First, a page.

TCP, Small Packets, PSH bit, TCP_NODELAY

TCP, Small Packets, PSH bit, TCP_NODELAY

Post by Vincent Boni » Wed, 14 Feb 2001 08:43:15



Help!

i'm optimizing a client/server app and i have noticed a couple of things
that i cannot explain. i am using rh6.2 and libc sockets.

- all packets generate by the application have PSH bit set. why is that?
i thought the PSH bit was set by the stack when it needs to force the
packet onto network.
- each calls to write OR send generate a new packet, independent of
packet size (4-100 bytes) and of the TCP_NODELAY option. i thought that
by defaults small loads are not sent over the network unless a timeout
occurs.
- btw, why is the write() call supposed to set the push flag by default
(source: google)? is it also the case for the send() call?
- if TCP_NODELAY is set, the client/server may still wait (connection at
steady-state) for an ack from the server/client to send a small packet
and this even though the advertised window is large (link largely
unused). what may make tcp wait outside congestion/advertized windows
and nagle?
- would one know of a funky tcp timer whose default value is around
20ms?

same occurs on rh6.1 and rh7.0

i can provide straces and tcpdumps if you need them.

thanks
vincent

--

Institut fuer Neuroinformatik        tel.:    +41 1 635 3033
ETH / Universitaet Zuerich           fax:     +41 1 635 3053
Winterthurerstrasse 190, Haus 55     www:     www.ini.ethz.ch
CH-8057 Zurich, Switzerland.

 
 
 

TCP, Small Packets, PSH bit, TCP_NODELAY

Post by Manfred Bart » Wed, 14 Feb 2001 09:45:38



> i'm optimizing a client/server app and i have noticed a couple of
> things that i cannot explain. i am using rh6.2 and libc sockets.

> - all packets generate by the application have PSH bit set. why is
> that?  i thought the PSH bit was set by the stack when it needs to
> force the packet onto network.

The PSH flag is one of those things that looked like a good idea at
the time, but AFAIK is no longer important.  There is usually no means
of setting it from the application and the stack would normally be
smart enough to set it whenever the currently transmitted packet
empies the transmit buffer.  Most (all?) receive ends disregard the PSH
flag because they never hold received data back from the application.

Quote:> - each calls to write OR send generate a new packet, independent of
> packet size (4-100 bytes) and of the TCP_NODELAY option. i thought
> that by defaults small loads are not sent over the network unless a
> timeout occurs.
> - btw, why is the write() call supposed to set the push flag by
> default (source: google)? is it also the case for the send() call?
> - if TCP_NODELAY is set, the client/server may still wait
> (connection at steady-state) for an ack from the server/client to
> send a small packet and this even though the advertised window is
> large (link largely unused). what may make tcp wait outside
> congestion/advertized windows and nagle?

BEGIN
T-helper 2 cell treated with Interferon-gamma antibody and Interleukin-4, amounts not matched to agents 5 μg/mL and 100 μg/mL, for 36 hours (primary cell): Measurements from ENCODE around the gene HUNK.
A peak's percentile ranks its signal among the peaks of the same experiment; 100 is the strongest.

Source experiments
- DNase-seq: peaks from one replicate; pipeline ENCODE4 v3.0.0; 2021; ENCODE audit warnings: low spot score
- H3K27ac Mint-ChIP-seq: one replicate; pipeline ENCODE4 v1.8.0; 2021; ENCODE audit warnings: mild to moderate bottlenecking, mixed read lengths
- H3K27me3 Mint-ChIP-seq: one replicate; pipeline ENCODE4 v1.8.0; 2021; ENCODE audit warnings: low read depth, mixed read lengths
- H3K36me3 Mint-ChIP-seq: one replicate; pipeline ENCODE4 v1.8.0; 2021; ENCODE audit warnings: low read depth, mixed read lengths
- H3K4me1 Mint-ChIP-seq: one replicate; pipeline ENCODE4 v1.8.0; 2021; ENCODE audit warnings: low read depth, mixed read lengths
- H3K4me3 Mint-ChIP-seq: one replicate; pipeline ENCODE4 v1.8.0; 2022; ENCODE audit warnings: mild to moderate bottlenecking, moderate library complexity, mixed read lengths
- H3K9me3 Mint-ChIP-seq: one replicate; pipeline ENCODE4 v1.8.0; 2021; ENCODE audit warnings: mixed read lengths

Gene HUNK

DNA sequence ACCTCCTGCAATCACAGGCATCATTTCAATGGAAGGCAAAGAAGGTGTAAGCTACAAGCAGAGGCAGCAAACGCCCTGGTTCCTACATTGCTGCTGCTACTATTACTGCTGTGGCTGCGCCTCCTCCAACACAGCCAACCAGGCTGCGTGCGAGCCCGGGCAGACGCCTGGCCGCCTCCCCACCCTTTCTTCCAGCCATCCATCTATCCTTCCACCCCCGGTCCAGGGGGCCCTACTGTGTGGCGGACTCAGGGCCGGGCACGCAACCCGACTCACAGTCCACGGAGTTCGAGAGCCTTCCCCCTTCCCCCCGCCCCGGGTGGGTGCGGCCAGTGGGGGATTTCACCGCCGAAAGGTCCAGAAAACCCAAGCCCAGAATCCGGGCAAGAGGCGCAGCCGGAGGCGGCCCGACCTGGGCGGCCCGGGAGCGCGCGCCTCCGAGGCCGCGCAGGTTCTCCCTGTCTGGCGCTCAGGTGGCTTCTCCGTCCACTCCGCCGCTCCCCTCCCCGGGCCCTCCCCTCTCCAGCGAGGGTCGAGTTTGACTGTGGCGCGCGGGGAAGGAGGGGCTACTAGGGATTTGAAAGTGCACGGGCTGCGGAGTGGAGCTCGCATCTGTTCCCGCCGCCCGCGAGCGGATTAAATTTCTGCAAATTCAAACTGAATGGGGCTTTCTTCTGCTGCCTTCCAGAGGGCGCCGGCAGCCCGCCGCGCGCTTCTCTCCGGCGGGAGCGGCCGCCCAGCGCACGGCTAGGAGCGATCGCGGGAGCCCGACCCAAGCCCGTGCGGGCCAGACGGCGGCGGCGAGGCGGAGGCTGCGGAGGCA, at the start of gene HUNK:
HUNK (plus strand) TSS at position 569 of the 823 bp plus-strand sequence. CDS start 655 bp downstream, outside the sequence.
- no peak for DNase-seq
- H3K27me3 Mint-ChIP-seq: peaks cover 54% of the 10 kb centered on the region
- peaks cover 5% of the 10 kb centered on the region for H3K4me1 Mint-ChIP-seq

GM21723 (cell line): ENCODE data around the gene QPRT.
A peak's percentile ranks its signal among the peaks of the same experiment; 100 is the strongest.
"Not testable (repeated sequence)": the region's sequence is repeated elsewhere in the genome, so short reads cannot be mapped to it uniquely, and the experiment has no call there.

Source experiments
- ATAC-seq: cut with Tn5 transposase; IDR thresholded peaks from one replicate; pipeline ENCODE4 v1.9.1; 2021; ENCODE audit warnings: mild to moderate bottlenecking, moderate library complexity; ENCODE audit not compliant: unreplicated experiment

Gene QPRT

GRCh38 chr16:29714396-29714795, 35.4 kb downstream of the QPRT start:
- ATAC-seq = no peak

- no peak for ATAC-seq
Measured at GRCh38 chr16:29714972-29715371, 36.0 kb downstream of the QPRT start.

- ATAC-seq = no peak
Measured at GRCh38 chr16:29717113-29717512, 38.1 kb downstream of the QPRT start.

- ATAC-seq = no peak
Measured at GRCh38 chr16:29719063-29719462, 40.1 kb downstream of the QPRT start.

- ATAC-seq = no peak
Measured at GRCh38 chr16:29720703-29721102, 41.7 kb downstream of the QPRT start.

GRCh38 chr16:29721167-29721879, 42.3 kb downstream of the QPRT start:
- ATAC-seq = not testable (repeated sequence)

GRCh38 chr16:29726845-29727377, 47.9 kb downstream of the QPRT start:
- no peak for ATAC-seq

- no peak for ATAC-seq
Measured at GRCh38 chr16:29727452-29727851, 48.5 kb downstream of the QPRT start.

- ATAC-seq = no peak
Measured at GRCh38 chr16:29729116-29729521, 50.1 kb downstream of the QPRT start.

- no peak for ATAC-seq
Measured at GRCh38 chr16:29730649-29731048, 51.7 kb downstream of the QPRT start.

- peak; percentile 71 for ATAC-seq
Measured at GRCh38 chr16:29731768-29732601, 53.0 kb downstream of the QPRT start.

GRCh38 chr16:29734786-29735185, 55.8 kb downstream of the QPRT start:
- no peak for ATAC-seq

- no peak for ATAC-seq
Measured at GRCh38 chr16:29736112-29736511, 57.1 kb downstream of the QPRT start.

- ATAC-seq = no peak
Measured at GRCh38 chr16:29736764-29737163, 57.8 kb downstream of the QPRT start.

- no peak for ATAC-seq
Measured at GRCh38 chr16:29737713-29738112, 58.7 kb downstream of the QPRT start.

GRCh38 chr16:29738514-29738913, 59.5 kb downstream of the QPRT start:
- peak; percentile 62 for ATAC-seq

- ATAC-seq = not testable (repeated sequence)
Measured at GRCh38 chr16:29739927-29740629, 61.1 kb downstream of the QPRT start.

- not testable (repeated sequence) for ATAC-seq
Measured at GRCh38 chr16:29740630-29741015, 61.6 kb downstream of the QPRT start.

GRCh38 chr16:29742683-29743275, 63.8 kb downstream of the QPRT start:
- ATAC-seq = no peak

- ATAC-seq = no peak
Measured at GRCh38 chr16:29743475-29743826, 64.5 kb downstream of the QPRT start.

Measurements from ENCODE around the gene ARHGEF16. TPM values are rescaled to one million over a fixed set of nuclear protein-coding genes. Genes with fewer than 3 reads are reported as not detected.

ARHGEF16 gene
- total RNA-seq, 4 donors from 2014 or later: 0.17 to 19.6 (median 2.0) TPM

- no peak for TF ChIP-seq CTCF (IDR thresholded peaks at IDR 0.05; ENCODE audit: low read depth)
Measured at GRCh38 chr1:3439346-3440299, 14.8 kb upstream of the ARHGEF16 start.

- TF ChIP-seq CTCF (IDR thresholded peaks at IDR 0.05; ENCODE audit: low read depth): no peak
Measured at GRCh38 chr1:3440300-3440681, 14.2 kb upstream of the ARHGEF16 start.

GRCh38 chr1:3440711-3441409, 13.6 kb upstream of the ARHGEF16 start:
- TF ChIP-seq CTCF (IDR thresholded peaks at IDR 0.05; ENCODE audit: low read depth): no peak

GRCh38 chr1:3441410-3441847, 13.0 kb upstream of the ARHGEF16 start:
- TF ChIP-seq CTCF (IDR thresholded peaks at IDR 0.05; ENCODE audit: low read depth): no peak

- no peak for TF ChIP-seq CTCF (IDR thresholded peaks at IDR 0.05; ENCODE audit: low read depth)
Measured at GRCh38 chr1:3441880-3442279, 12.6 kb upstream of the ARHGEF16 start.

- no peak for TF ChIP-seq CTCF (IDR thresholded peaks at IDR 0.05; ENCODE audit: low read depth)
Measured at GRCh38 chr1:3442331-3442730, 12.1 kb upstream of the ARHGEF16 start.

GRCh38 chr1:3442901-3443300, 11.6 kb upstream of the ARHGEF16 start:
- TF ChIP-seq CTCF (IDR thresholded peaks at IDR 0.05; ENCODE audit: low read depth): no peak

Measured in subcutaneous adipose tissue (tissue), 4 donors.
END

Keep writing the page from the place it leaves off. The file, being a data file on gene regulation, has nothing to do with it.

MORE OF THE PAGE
> - would one know of a funky tcp timer whose default value is around
> 20ms?

> same occurs on rh6.1 and rh7.0

> i can provide straces and tcpdumps if you need them.

The Nagle algorithm basically says (for small packets) that if
unacknowledged data exists on the transmit side, new data will not
be sent until an acknowledgement arrives.  Because acks are very
fast on a LAN, you will have difficulty observing the algorithm
in that environment.

For a more authoritative answer than I can provide you could repost
your question in ``comp.protocols.tcp-ip''.   :)

Cheers
--
Manfred
---------------------------------------------------------------
ipchainsLogAnalyzer, NetCalc, whois at: <http://logi.cc/linux/>

 
 
 

TCP, Small Packets, PSH bit, TCP_NODELAY

Post by Vincent Boni » Sat, 17 Feb 2001 04:43:08


thanks for your help, very appreciated.

vince

--

Institut fuer Neuroinformatik        tel.:    +41 1 635 3033
ETH / Universitaet Zuerich           fax:     +41 1 635 3053
Winterthurerstrasse 190, Haus 55     www:     www.ini.ethz.ch
CH-8057 Zurich, Switzerland.

 
 
 

1. Q) Sockets & TCP load with small packets ?

Hi,

We have several hundred networked client machines dotted around various
buildings. I have done a really small program that runs on a fixed port and
waits for a hello packet, like a ping. On receiving this ping it sends back
a 80byte packets with some stats about the client machine.

I am in the process of writing the server app that will basically do:

for (i=0;i<NoClients;i++)
    Send(hello packet to client i)

and will wait for incoming packet from the clients. What i am worried about
is because i am sending the hello packet to everyone and on receiving the
clients will send a reply back instantly will the sockets/TCP be able to
cope or will it be like a miny DOS attack and result in many errors and
dropped packets etc...

I would like to have implemented it using UDP but due to the packet size, at
the moment being 80bytes and possibly growing, i guessed TCP would be the
best method.

So basically my question is, if i have several hundred clients all sending
small data packets back to one machine, what would be the best way to
implement this so the receiving machine copes with the number of incoming
packets?

At the moment i sitting with some basic blocking sockets code and a while
loop with a recv() in it but am not sure if non-blocking, or a multi
threaded model or another methods would be more appropriate.

Thanks,
Scott

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